What are Haemorrhoids?

Haemorrhoids are a common problem, affecting more than half of all adults by the age of 50. They may cause discomfort and bleeding. Happily, there are many effective treatment options available for haemorrhoids, including making some simple lifestyle changes. They can arise in a variety of situations, and are often associated with constipation or pregnancy.

Haemorrhoids, also known as ‘piles’, are soft packets or clusters of swollen veins lying just beneath the surface of the anus. These veins are normally present, and haemorrhoids develop when they become swollen. Haemorrhoids may be located inside the rectum (internal haemorrhoids), or under the skin around the anus (external haemorrhoids). Haemorrhoids are often painful, and may be accompanied by burning. They typically lead to bleeding from the anus, leading to blood in the toilet bowl, on the toilet paper, or in your stool.

What are the causes of Haemorrhoids?

Haemorrhoids may be caused by a number of factors including:

  1. Straining during bowel movements.
    This increases the pressure in the rectal veins.
  2. Chronic diarrhoea.
    Haemorrhoids ay arise from overuse of the muscles and increased pressure from sitting for extended periods.
  3. Constipation.
    This is the most common cause, and occurs when increased pressure exerted to pass stools fills and stretches the veins.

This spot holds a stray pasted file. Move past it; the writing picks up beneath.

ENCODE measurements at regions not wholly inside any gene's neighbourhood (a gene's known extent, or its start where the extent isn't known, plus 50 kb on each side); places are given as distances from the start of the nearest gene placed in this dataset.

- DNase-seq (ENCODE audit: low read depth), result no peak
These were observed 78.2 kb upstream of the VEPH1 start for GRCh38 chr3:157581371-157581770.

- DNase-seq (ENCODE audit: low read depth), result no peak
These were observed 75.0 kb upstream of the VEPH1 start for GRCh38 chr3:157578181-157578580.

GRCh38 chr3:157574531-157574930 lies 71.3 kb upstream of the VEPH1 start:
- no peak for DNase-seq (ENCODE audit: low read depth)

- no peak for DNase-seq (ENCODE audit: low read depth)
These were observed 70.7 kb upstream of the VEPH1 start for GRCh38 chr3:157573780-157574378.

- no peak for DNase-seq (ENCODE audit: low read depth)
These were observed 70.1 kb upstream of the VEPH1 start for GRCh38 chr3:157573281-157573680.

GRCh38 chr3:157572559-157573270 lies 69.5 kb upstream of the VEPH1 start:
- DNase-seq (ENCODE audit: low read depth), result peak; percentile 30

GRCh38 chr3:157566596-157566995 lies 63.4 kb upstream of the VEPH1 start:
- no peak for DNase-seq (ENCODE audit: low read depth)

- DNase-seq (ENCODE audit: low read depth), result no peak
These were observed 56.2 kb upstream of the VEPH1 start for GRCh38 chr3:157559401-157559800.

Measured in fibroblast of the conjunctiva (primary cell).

4. Obesity and/or pregnancy.
    Extra pressure on the rectum and pelvic region can contribute to haemorrhoid formation.
  5. Childbirth.
    Extreme pressure and force related to a vaginal delivery can also cause haemorrhoids.
  6. Extended periods of sitting or standing.
How can Haemorrhoids be prevented or minimised? 
  1. Eat more fibre.
    This can be done via food (whole-grain foods, beans, fruit), a fibre supplement (such as Metamucil), or both. Fibre softens the stools and makes them easier to pass, reducing the pressure that causes haemorrhoids.
  2. Drink plenty of fluids.
    By drinking ample water, constipation is minimised.
  3. Regular exercise.
    This may contribute to keeping your bowel movements regular. For example, a brisk 20– 30-minute walk each day can help stimulate bowel function.
  4. Minimise or avoid straining.
    Pushing too hard while using the bathroom, as well as heavy lifting activities, can also contribute to increased pressure and haemorrhoids.
What are the treatment options for Haemorrhoids?

Minor haemorrhoids can often be treated with over-the-counter products, such as anti-inflammatory medications to reduce the pain. Warm sitz baths — your hips and buttocks are seated in warm salty water — can provide temporary relief. Stool softeners, aloe wipes, and certain creams may also be beneficial. Drinking large quantities of water may also improve symptoms.

For haemorrhoids which do not respond to the above, the following treatment options may be available:

  1. Surgery (haemorrhoidectomy).
    This is a relatively straightforward surgical procedure which involves removing the haemorrhoids.
  2. Rubber band ligation.
    This is an older technique that causes very minimal pain. Constricting bands are carefully placed around the haemorrhoids to restrict its blood supply, The haemorrhoid shrivels up and falls off over the next week or two.




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